Massachusetts welcomes new laws in 2017

BOSTON (WHDH) - When the clock strikes midnight on Saturday to usher in a new year, Massachusetts will welcome several new laws for 2017.

New laws will introduce a higher minimum wage, checks on drivers for ride-sharing services like Uber and Lyft, a temporary cap on MBTA fares and complex marijuana regulations.

The state’s minimum wage will start at $11 per hour, a one-dollar per hour increase from where it previously stood. The new rate will be one of the highest minimum wages in the country, beating California’s scheduled $10.50 minimum wage for establishments with at least 26 workers. The District of Columbia leads the country with a minimum wage of $11.50. That number, as is the case for minimum wage figures in other states, is set to increase by July 2017.

State law will now require Uber and Lyft drivers to submit to background checks in Massachusetts. The drivers will undergo full state criminal background checks to scan for registered sex offender status, though it will not require drivers’ fingerprints.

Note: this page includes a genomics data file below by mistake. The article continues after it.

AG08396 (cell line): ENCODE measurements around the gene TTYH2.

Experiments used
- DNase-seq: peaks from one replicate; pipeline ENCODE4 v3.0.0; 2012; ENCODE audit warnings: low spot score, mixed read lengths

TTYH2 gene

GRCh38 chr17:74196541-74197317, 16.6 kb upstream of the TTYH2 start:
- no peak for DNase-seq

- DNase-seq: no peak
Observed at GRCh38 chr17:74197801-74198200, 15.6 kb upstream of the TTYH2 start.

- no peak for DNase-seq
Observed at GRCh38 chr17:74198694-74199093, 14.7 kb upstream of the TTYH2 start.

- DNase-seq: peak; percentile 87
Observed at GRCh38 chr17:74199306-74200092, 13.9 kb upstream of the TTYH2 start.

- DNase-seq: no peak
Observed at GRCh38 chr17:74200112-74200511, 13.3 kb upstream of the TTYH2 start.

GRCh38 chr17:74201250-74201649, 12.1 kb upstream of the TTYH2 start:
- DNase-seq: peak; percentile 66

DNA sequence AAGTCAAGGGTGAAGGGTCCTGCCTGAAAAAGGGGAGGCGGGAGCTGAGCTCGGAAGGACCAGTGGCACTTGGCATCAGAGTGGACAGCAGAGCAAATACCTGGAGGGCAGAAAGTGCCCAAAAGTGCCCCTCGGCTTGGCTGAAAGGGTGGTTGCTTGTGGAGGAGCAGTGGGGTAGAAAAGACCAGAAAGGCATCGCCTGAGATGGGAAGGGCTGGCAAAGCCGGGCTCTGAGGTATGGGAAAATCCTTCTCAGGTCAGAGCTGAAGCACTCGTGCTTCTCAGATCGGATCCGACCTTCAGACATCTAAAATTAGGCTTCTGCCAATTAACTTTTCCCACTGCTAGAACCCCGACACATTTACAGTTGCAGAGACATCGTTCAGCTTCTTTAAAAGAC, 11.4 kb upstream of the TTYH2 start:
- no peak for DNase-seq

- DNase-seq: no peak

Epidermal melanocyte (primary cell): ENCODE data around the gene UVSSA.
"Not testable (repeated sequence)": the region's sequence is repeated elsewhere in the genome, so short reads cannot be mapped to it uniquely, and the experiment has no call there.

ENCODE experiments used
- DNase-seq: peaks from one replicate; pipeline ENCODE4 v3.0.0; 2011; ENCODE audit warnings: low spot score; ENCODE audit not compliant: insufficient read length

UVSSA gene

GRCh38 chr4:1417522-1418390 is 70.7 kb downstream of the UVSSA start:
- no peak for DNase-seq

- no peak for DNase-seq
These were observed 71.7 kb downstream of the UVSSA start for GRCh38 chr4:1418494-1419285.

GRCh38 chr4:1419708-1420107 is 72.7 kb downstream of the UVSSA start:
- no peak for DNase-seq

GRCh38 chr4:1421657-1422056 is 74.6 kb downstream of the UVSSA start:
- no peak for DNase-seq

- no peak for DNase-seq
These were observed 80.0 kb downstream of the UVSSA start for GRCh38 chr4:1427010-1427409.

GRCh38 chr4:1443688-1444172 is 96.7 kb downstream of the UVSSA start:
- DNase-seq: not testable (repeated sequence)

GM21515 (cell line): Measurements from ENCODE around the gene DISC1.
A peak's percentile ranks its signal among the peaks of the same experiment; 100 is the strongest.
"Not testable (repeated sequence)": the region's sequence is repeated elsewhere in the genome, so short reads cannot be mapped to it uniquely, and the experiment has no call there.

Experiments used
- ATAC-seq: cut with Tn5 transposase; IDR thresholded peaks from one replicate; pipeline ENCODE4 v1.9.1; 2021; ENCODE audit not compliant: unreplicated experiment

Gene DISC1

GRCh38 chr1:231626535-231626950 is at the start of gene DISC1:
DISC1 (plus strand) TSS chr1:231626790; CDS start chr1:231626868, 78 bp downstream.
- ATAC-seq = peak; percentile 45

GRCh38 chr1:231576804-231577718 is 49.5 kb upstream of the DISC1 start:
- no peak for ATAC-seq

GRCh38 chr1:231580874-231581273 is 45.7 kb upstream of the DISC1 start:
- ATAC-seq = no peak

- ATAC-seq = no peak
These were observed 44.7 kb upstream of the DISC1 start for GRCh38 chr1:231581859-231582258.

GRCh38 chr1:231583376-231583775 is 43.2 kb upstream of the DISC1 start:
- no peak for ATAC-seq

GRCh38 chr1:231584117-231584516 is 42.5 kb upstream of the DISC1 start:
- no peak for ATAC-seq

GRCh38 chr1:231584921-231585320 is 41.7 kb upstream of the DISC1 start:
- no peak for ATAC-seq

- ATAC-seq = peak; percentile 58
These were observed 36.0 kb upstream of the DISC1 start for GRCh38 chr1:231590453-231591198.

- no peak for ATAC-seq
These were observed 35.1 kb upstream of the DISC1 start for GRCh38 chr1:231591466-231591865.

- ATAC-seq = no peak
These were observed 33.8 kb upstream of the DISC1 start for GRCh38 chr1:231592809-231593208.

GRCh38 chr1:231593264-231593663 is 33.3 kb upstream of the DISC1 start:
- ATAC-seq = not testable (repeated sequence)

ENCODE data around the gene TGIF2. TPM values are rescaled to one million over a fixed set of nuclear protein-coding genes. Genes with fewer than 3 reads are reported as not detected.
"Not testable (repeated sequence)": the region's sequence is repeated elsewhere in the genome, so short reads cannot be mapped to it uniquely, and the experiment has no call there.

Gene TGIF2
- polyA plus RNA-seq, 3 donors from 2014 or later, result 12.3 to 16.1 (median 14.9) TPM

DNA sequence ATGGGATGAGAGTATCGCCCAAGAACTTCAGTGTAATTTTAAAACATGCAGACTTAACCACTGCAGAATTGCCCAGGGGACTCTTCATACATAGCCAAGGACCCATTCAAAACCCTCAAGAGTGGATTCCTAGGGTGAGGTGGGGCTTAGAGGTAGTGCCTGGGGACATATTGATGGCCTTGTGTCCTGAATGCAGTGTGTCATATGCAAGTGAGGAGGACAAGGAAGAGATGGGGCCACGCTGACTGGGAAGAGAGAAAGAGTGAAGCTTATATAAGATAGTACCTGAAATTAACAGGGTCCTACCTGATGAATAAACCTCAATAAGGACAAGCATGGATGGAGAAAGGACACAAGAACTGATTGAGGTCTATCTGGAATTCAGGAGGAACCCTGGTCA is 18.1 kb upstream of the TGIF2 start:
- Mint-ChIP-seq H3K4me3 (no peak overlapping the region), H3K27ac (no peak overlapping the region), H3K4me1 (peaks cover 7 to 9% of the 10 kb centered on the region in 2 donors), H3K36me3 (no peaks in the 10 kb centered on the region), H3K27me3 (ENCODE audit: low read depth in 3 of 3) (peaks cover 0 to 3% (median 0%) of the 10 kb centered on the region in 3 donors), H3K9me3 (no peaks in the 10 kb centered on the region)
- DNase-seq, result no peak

New laws also cap fare hikes for T  passengers – for this year, at least. The approved legislation allows the MBTA to increase fares every two years.

Since Dec. 15, 2016 Bay State residents could legally smoke recreational marijuana.

That legal status continues into the new year. However, while residents can legally smoke and possess small amounts of the substance, it will remain illegal to purchase or sell marijuana until July 2018.

SEE RELATED: Massachusetts approves recreational marijuana

Mass. legislators voted in an informal session on Dec. 28 to delay when recreational marijuana shops would open in the state, saying they needed more time to revise the bill. Charlie Baker signed the bill on Friday, Dec. 30, officially delaying when the shops could begin operations.

The originally-approved bill passed by voters on election day said shops could legally open in January 2018. Lawmakers now have an extra six months to create revisions.

SEE RELATED: Opening date for marijuana dispensaries is changing

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